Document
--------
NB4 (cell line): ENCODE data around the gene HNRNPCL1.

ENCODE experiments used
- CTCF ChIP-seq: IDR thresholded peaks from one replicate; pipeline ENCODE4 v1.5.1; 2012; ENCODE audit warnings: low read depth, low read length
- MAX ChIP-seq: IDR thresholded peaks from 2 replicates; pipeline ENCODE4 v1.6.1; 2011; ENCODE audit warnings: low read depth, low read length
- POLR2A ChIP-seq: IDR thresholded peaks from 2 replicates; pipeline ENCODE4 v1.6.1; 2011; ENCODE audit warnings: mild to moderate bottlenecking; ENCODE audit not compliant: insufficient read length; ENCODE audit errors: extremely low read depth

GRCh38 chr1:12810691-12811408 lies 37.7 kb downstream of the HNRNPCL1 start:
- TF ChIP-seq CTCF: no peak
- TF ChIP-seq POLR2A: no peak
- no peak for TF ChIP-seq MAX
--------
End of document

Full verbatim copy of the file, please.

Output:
NB4 (cell line): ENCODE data around the gene HNRNPCL1.

ENCODE experiments used
- CTCF ChIP-seq: IDR thresholded peaks from one replicate; pipeline ENCODE4 v1.5.1; 2012; ENCODE audit warnings: low read depth, low read length
- MAX ChIP-seq: IDR thresholded peaks from 2 replicates; pipeline ENCODE4 v1.6.1; 2011; ENCODE audit warnings: low read depth, low read length
- POLR2A ChIP-seq: IDR thresholded peaks from 2 replicates; pipeline ENCODE4 v1.6.1; 2011; ENCODE audit warnings: mild to moderate bottlenecking; ENCODE audit not compliant: insufficient read length; ENCODE audit errors: extremely low read depth

GRCh38 chr1:12810691-12811408 lies 37.7 kb downstream of the HNRNPCL1 start:
- TF ChIP-seq CTCF: no peak
- TF ChIP-seq POLR2A: no peak
- no peak for TF ChIP-seq MAX